By the mid 1930’s a group of KARATE practitioners had formed a loose alliance, and trained together to develop full contact techniques. Most of these KARATE students had an extensive background in SHURI-TE. They used modified KENDO armor (BOGU) to give a degree of realism to their fighting. In 1940, this group was recognized as a new KARATE style, and KANBUKAN KARATE was born.
The name of KANBUKAN was changed in 1950 to RENBUKAN. Translated, RENBUKAN means, “To forge the martial arts place”. Under the name RENBUKAN the style continued to grow in popularity, especially in Tokyo. The first full contact sparring competition using the modified BOGU was held in 1954. Following the success of that inaugural tournament, annual full contact tournaments using BOGU were scheduled. Participants came from across Asia, but mostly from Japan and Korea. Foreign residents, or servicemen would occasionally enter these full contact tournaments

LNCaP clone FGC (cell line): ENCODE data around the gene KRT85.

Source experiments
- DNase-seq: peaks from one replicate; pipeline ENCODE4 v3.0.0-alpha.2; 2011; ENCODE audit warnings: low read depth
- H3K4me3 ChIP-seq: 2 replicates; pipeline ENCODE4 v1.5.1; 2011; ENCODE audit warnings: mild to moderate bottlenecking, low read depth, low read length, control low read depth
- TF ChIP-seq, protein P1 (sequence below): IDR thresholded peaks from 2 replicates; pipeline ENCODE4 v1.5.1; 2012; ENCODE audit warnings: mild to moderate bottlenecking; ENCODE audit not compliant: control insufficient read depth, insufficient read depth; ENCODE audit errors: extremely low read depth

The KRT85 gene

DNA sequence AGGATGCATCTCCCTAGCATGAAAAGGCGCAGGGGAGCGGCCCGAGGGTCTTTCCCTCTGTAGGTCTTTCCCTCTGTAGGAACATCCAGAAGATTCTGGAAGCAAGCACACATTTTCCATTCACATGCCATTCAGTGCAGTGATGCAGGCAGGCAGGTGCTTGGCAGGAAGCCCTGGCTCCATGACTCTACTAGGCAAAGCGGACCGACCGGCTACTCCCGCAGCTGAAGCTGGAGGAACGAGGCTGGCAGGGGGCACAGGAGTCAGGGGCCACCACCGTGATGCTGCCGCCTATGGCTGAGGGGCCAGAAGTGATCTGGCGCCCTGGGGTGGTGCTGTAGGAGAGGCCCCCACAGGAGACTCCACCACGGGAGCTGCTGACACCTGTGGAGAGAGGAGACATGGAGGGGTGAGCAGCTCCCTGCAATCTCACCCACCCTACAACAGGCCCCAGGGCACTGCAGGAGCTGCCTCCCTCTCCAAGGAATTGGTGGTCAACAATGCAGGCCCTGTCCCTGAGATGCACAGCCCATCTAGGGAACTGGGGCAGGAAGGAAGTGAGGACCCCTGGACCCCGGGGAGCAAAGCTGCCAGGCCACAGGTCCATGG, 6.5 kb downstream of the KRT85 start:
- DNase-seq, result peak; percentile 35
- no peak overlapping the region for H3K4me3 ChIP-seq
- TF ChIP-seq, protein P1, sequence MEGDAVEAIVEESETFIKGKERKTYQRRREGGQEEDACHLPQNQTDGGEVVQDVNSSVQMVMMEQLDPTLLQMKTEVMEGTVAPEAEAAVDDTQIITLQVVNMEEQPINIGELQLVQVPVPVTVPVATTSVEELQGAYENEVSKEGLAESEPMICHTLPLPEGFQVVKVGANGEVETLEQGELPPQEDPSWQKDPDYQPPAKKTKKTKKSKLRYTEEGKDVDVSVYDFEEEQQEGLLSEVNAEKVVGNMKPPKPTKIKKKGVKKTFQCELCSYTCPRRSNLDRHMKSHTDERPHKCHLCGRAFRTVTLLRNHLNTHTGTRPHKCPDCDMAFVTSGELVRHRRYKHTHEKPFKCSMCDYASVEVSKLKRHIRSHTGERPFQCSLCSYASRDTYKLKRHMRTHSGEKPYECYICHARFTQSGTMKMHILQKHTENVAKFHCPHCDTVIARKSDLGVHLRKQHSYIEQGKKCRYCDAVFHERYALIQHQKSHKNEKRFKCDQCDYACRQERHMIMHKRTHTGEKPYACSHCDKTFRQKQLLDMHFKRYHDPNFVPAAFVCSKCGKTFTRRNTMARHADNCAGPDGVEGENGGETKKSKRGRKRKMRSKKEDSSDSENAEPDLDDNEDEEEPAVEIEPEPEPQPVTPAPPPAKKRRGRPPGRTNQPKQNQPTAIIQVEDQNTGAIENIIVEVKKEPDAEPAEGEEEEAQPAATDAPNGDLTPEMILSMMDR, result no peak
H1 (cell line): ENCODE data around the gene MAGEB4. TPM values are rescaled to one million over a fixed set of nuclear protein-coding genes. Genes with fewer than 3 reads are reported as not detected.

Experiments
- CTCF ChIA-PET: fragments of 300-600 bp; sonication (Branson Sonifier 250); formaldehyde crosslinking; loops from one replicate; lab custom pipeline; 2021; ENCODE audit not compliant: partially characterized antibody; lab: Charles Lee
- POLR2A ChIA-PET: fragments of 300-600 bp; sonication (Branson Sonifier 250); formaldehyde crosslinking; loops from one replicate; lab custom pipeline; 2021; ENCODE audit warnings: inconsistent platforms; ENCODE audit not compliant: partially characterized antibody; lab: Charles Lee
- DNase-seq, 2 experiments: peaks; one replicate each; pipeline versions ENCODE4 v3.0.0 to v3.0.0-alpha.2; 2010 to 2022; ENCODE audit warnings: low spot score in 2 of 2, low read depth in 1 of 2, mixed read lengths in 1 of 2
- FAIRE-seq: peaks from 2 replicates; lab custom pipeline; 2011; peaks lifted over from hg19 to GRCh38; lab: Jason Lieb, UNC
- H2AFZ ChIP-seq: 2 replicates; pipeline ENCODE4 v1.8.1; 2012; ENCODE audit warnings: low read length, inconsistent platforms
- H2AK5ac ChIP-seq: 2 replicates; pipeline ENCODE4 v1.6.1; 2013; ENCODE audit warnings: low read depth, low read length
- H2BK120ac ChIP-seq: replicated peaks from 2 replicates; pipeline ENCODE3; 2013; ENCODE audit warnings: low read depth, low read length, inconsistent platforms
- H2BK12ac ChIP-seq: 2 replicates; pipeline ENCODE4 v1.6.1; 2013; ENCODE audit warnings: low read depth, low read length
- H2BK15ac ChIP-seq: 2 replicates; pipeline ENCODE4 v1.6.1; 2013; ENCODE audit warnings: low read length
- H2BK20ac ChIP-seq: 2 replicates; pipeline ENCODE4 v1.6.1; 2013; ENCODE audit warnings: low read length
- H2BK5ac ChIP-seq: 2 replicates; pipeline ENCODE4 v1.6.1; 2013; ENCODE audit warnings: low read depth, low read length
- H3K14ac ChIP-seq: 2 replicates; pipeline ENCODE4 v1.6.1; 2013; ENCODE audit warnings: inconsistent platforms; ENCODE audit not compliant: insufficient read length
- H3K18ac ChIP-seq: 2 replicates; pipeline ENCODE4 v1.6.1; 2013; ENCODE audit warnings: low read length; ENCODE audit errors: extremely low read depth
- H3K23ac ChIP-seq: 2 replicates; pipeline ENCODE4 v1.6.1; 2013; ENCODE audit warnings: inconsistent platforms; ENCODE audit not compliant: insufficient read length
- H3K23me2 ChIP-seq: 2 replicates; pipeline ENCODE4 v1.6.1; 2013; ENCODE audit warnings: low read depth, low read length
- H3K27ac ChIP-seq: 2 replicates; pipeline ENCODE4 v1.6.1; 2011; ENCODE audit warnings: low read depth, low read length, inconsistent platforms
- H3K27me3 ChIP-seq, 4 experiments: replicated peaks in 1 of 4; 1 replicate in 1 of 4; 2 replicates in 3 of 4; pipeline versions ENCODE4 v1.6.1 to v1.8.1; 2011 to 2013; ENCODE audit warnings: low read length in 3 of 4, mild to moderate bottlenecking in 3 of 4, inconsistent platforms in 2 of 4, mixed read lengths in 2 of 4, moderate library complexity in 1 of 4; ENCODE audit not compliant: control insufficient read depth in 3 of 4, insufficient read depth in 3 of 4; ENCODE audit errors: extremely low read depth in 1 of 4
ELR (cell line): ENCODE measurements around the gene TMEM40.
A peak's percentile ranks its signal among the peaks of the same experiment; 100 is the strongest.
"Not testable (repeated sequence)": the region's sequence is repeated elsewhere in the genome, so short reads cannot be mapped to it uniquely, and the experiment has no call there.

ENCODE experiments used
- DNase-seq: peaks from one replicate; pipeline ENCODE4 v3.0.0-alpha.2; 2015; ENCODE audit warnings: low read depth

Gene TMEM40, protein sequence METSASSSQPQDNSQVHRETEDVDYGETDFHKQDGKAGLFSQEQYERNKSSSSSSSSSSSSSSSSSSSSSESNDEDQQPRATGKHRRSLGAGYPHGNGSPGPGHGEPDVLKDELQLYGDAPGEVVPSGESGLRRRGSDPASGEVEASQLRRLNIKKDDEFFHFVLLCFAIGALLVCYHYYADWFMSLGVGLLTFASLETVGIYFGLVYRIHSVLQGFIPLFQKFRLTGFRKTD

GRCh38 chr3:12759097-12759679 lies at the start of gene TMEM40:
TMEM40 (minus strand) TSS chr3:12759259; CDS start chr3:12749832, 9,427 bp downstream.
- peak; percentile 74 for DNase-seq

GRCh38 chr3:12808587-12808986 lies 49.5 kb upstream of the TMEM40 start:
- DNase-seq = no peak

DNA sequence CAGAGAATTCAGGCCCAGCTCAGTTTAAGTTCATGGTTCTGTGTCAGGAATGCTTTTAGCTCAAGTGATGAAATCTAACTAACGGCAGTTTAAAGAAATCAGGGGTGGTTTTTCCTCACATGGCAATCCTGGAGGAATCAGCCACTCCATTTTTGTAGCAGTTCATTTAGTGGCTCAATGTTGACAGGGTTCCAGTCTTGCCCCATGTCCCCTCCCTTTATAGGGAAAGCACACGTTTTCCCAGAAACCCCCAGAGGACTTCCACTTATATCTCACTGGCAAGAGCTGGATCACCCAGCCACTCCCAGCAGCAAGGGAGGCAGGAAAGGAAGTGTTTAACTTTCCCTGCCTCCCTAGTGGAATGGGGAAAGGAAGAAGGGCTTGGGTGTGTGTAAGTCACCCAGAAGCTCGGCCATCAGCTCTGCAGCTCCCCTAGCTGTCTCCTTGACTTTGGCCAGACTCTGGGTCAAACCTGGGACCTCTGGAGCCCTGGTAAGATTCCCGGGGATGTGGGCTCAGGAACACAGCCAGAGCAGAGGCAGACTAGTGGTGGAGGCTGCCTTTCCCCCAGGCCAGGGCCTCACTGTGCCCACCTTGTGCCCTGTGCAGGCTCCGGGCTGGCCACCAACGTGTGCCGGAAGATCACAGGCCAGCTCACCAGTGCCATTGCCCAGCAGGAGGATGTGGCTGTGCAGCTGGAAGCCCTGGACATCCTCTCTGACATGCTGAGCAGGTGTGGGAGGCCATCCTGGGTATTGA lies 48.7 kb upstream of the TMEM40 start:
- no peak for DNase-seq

In 1964 RENBUKAN became RENBUKAI. RENBUKAI means, “To forge the martial arts association”. RENBUKAI joined KYO KAI, WADO RYU, SHITO RYU, GOJU KAI and RENGO KAI in becoming the first six recognized styles in the new organization called the Federation of All-Japan Karate-Do Organizations (FAJKO). FAJKO is later re-named the All-Japan Karate-Do Federation (JKF).